The Answer:  It depends on the facts and circumstances of each case.

However, two recent reissued opinion letters from the United States Department of Labor’s Wage and Hour Division (WHD) provide construction companies with guidance regarding the issue of whether project superintendents and project supervisors are exempt administrative  employees under the Fair Labor Standards Act (FLSA).

To be considered an exempt administrative employee, an individual must be paid on a salary basis, as defined by federal regulations, and must satisfy a duties test. To satisfy the duties test, the individual’s primary duty must be “the performance of office or non-manual work directly related to the management or general business operations of the employer or the employer’s customers.”  29 C.F.R. § 541.200(a). The individual must also exercise discretion and independent judgment regarding matters of significance.  Id.

In FLSA2018-4, the WHD determined that a commercial construction company’s project superintendents satisfied the duties test as exempt administrative employees. The WHD concluded that the primary duty of a project superintendent related directly to the company’s business, namely being responsible for overseeing a construction project from beginning to end. The WHD also found that the project superintendents exercised discretion and independent judgment with respect to matters of significance, including hiring subcontractors, involvement in change orders, and overseeing the work of subcontractors.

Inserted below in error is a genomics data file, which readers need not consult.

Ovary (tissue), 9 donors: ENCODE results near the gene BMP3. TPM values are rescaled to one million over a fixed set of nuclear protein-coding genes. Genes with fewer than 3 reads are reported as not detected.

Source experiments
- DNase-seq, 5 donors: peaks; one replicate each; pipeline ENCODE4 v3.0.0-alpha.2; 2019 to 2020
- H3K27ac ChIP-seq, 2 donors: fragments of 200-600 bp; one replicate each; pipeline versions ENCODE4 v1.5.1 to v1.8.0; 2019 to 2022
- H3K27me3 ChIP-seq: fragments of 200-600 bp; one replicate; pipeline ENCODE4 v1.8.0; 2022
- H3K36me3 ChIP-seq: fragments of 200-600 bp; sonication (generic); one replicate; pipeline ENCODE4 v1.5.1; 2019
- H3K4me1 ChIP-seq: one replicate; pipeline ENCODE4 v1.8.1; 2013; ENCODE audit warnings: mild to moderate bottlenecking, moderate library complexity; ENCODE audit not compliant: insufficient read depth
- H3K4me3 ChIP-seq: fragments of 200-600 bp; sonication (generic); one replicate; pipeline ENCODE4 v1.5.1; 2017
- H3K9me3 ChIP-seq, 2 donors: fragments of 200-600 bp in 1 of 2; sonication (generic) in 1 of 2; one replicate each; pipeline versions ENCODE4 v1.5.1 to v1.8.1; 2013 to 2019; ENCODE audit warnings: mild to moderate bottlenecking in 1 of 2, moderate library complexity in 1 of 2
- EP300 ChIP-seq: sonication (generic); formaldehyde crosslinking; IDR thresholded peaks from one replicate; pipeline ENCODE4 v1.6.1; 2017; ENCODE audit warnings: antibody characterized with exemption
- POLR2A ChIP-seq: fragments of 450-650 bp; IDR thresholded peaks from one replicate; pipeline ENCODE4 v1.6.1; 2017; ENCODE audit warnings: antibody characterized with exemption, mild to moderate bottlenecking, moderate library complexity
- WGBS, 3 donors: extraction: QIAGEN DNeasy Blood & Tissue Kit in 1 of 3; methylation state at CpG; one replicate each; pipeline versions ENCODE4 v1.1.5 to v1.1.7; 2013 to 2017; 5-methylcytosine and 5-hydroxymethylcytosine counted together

Similarly, in FLSA2018-10, the WHD concluded that project supervisors of residential homebuilding companies met the duties test of an exempt administrative employee where they supervised and coordinated the construction of a home and dealt with subcontractors, suppliers, customers and inspectors on the worksite. Among their duties, the project supervisors directed, managed, scheduled, and paid subcontractors and suppliers; reviewed and modified new home plans; ensured compliance with all safety, quality, and legal requirements; ensured each home is ready for inspection; negotiated solutions to any issues on the project; and reviewed and tracked the project budget. The WHD also found that the project supervisors exercised discretion and independent judgment by adjusting construction process as necessary; negotiating solutions to issues raised during construction; scheduling subcontractors or suppliers; ordering the removal of employees or dismissal of subcontractors; and issuing payments or stopping payments.

While these two opinion letters provide some useful guidance, construction companies should remember that the WHD’s opinions are based on the facts and circumstances presented in each case and may be subject to challenge. The specific facts and duties of job classification will control whether a similar position is exempt from the FLSA. Furthermore, the WHD only interprets the FLSA and construction companies must still comply with local and state overtime laws.  Construction companies should consult with an attorney to determine if their employees are properly classified as exempt for overtime purposes.